New Report Says the U.S. is Now the World’s Biggest Oil Producer

By: | July 5th, 2014

Bakken Region, North Dakota

Bakken Region, North Dakota (Image Courtesy www.hdrinc.com)

Reducing the Influence of OPEC

The United States, led by Texas, Alaska, California, North Dakota, New Mexico and Oklahoma has overtaken Saudi Arabia and Russia as the world’s biggest oil producer with a daily output of 11 million barrels of crude oil during the first quarter of 2014. The report, issued by the Bank of America, indicated the US has surpassed all other countries this year in oil production and projected output to increase to 13.1 million barrels a day by 2019. Texas alone now matches the total output of Iraq for crude oil output with nearly one million barrels a day, Alaska 650,000; California 500,000, North Dakota 400,000, and New Mexico and Oklahoma each at around 200,000.

This puts the US in the company of other “energy self-sufficient” countries and into a leadership position for having both a strong economy and a ready supply of energy.¬†Other major suppliers of oil include China, Iran, Canada, UAE, Venezuela, Kuwait and Iraq. The top 10 oil producers account for more than 65% of world oil production.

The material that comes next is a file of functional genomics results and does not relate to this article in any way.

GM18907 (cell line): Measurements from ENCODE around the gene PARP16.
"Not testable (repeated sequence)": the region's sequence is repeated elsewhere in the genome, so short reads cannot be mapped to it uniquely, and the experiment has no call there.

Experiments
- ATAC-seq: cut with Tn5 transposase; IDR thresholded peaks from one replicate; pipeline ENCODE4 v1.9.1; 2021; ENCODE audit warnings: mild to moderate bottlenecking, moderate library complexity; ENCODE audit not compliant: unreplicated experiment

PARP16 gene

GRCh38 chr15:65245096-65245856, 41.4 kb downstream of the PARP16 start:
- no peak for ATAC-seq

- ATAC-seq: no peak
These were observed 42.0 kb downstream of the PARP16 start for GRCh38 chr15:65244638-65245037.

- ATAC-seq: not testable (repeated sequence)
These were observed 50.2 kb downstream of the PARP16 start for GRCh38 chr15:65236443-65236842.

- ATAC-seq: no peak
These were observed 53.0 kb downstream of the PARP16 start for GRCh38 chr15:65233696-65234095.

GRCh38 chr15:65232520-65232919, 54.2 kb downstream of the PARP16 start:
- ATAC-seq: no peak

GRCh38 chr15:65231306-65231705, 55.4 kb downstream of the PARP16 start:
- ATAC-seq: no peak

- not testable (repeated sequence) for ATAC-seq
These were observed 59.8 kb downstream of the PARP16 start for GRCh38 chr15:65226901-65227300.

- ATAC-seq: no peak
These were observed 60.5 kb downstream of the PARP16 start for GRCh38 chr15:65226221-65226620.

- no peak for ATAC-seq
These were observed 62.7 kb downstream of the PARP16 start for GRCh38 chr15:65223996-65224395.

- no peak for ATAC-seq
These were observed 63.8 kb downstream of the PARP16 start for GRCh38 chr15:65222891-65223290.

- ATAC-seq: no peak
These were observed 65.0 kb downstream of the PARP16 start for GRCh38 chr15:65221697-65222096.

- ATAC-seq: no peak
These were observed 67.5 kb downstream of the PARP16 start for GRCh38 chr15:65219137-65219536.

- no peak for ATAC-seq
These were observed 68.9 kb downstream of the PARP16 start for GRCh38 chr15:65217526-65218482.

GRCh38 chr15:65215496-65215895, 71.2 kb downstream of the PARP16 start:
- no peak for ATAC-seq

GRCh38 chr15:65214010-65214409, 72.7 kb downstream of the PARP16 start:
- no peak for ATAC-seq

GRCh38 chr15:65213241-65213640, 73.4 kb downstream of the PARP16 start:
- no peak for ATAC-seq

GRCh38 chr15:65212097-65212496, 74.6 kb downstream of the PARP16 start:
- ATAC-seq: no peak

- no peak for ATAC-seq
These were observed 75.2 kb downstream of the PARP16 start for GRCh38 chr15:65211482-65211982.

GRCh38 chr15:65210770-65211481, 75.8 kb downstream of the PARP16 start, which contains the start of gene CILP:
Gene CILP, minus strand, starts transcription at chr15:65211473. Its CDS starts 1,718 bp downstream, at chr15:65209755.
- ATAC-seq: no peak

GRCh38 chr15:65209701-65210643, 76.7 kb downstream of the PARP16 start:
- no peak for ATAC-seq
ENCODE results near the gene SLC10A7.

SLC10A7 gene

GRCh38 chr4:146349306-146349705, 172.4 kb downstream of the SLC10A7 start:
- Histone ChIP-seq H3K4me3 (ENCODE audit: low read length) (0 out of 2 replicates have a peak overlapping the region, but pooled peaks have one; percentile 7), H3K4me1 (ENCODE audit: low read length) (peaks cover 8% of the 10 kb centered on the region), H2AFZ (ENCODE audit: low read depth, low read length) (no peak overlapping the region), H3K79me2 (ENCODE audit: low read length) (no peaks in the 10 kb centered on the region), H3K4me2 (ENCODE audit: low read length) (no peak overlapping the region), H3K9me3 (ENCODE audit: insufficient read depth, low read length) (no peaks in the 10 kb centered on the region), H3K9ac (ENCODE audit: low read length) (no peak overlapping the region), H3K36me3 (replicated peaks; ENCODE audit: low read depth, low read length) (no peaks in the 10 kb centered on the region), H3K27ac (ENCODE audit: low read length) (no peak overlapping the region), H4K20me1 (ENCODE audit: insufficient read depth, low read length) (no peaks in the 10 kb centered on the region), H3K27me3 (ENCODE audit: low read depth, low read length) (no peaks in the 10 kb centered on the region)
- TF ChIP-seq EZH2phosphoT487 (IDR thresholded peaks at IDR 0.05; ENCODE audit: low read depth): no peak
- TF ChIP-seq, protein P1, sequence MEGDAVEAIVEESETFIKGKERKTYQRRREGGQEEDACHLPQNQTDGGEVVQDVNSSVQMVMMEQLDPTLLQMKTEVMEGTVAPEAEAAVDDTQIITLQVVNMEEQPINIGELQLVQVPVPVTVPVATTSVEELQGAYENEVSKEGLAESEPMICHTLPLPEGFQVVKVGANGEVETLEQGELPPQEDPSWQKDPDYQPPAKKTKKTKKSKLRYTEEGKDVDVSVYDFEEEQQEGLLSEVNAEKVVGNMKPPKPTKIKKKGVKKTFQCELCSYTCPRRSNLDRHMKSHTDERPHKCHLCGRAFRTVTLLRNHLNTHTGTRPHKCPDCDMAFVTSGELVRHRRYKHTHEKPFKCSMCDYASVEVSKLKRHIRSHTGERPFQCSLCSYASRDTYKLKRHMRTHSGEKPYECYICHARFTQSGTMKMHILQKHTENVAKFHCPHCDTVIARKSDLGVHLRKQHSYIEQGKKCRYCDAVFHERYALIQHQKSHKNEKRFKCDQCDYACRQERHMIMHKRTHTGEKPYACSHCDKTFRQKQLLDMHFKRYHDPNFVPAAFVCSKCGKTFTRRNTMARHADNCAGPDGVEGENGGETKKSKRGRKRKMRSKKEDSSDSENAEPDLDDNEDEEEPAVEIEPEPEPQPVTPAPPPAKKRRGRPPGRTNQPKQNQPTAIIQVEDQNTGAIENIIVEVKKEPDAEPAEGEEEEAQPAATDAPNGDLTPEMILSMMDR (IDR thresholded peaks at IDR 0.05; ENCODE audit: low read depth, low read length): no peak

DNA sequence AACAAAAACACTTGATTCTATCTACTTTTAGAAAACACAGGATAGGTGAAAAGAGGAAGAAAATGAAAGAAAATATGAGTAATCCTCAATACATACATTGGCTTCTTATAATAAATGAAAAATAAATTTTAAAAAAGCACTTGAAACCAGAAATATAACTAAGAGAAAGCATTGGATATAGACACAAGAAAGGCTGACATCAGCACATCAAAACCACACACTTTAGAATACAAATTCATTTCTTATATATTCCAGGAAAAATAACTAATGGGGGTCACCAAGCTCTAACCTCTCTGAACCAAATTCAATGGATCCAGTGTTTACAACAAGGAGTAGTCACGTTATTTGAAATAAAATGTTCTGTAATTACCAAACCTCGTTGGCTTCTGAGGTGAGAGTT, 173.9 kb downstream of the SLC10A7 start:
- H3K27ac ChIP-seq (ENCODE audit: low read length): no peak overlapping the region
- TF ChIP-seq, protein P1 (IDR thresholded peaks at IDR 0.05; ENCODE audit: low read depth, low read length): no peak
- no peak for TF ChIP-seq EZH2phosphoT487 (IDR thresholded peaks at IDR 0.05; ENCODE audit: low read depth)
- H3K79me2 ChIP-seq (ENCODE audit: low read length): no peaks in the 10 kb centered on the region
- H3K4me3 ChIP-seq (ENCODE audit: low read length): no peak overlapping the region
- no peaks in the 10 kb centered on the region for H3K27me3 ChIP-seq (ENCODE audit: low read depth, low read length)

The largest destination for oil and gas will continue to be the Asia-Pacific’s developed and developing economies: Japan, China, India, South Korea and others.

Dakota Oil

Dakota Oil (Image Courtesy www.startribune.com)

Huge US Investments in Oil & Gas Production

US annual investments in oil and gas, which include shale, has reached $200 billion or 20% of the country’s overall “private fixed structure” spending and is a prime factor in the US economic recovery. This is reflected in record stock market levels reached on the last day of trading before the Fourth of July weekend.

Over the next decade, the US will move in and out of first place vis-√†-vis countries in the Middle East and Russia, depending on economic growth rates and demand for oil and gas. Projections are for the US to continue in a favorable position until the later 2020’s to early 2030’s as the current boom begins to dissipate.

Current instability in the Middle East is keeping oil prices and gas prices at the pump high as current hostilities and instability in the Middle East and the threat to supplies in Iraq have the markets hedging their bets.

David Russell Schilling

David enjoys writing about high technology and its potential to make life better for all who inhabit planet earth.

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